Here’s two 5 cent coins sitting on my table.
Yup, I’ve gotten it out from my coin purse — one is a 1995 and the other a 2018 edition.
I can give it if you want, but I don’t think you will.
I’ll share why I’m still keeping this 5 cent coins with you in a bit.
Now we’ve all heard horror stories…
I know you’re worried. This is a genuine concern.
It takes years to build a nest egg that will last you through retirement.
I’m not talking about a market crash, or a crisis.
But something more insidious.
The biggest concern for any Singapore stock investor
The biggest concern for any retirees and any stock investor is the looming threat of inflation.
And I know the thought of outliving your money has kept you up at night.
You’re wondering if your nest egg truly allows you to retire.
Or, maybe years after you’ve retired, you find you’ve run out of money and forced back to work…
But inflation is also a pirate that robs the purchasing power of your money.
It’s dangerous if you don’t do something about your money.
Imagine this: your healthcare becomes more expensive, your housing costs, the food and even weekly groceries are expensive.
Once, I got scolded by a hawker stall auntie boss. It was lunch — the stall was busy the queue was long.
I was scrambling to use the loose change in my coin purse to pay for my kway teow soup.
And I passed her my 5 cent coins.
And she scolded me for it.
“I’ve no use for these coins! Don’t give them to me.” she said.
I had no choice but to hold on to these coins in my coin purse.
Have you ever been caught in this situation?
These days, no businesses want to accept 5 cent coins anymore.
I bet you also won’t feel like accepting 5 cent coins.
You know why?
These 5 cent coins are “worthless”.
As the stuff we buy gets more expensive, these 5 cent coins will lose their purchasing power.
Very soon, it will be 10 cent coins, then our 20 cent coins.
You can’t see it, but it’s there — inflation.
A dollar won’t buy as much as it used to before a rise in inflation.
And that means, you run the risk of outliving you your money.
It’s scary to think of it.
And it’s perfectly normal.
Who wants to worry about money when we should all be planning for our retirement holiday trips.
Take for example, if you’ve saved S$1 million for retirement.
And you expect to spend S$50,000 on expenses and trips.
Say you earn 1.6% investing your nest egg in a 10-year Singapore government bond.
Now what if inflation grows more than 1.6%, to 3%, 5% or even 7%?
In this scenario, your S$1 million you’ve saved could worth much less than it was before.
That you need to increase your S$50,000 to continue living the life you desire for retirement.
Your retirement solution ‘hiding’ in plain sight
That’s why, it’s important to start investing as early as possible.
By accumulating your wealth, you allow your money to compound faster than inflation.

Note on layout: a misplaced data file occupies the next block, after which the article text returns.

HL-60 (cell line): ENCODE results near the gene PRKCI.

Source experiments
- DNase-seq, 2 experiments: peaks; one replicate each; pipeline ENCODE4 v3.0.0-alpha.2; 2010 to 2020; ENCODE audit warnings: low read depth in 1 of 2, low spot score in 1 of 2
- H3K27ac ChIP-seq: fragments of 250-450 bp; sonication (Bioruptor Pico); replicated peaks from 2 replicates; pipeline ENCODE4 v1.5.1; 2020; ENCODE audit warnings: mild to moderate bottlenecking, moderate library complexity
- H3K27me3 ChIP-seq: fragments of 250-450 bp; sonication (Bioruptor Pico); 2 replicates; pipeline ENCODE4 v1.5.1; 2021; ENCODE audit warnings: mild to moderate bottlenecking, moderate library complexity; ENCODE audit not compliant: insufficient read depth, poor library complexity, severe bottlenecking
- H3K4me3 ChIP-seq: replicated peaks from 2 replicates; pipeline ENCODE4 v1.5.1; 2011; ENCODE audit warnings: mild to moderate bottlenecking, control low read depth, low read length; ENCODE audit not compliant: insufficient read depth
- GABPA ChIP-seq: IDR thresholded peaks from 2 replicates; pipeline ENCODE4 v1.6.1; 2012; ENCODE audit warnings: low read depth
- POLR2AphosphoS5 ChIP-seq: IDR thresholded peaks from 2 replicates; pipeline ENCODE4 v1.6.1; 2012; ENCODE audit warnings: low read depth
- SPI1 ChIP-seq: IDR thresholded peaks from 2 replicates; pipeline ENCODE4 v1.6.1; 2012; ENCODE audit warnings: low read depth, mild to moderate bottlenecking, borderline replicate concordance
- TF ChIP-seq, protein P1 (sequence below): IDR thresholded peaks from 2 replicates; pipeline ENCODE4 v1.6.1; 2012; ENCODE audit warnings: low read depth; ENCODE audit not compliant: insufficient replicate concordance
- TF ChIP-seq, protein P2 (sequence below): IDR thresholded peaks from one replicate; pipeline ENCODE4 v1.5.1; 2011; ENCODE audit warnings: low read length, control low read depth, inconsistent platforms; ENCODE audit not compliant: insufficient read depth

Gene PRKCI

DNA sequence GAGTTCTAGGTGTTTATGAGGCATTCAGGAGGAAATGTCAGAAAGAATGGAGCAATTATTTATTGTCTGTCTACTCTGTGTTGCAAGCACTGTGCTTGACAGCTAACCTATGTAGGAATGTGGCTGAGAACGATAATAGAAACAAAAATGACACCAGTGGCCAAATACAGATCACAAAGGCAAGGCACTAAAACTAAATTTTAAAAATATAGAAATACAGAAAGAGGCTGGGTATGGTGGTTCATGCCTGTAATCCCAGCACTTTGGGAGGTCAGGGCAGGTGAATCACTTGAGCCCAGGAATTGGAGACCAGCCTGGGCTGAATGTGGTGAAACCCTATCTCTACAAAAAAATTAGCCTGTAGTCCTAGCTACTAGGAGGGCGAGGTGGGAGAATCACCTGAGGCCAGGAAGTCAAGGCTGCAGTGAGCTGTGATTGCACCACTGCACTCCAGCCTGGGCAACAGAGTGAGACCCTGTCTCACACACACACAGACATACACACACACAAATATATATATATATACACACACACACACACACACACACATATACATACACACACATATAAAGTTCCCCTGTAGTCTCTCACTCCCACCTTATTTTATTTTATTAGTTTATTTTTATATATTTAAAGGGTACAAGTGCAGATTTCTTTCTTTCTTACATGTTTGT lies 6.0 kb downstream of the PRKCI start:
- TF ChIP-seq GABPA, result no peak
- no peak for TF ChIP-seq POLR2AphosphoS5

According to Jeremy Siegel, a famous finance professor from the Wharton School, he said: “The history is that stocks more than compensate for inflation and there’s a lot of dividend paying stocks — 2%, 3%, 4% 5%… and that’s what I think is going to continue to drive (put) the money into the market despite the fears that the Fed will tighten in the future.”
Even Warren Buffett agrees to stay in stocks.
In the early 1960s to 70s, Buffett continued to devote a huge portion of Berkshire Hathaway’s cash into stocks — despite the high inflation in the U.S.
And his investment firm thrived even when inflation was 12% and housing loans went up as high as 20%.
Listen to this: buying stocks is, in fact a hedge against inflation.
But what you want to be doing is pick companies that can raise prices alongside inflation.
What’s more, these companies can handle a lot more business without having to invest more money to produce profits.
These companies must generate a lot of free cash flow.
You see, inflation picks up because the economy is growing.
Inflation is a sign of a growing economy
There’s more people buying stuff because they feel wealthier and businesses grow.
But the high-quality businesses can produce a far larger profit by riding on a rising economy.
This gives investors a bigger margin of safety.
And that’s because these companies have a durable competitive advantage.
And as a result, share price grows. Your dividend grows.
To retire safely, buy ‘elite’ businesses that can compound your wealth in the long run.
People say stocks are expensive today, and you might hesitate to put money into the market.
But where else can you put your money?
Bank savings rate is a mere 0.3%.
A 10-year Singapore government bond is 1.6%.
It’s a troubling time.
Whether you like it or not, inflation is going to be a real concern, especially for your retirement.
And just like the 5 cent coin, you money can lose its purchasing power over time.
Sometimes, investing can be simple.
Always here for you,
Willie Keng, CFA
Founder, Dividend Titan
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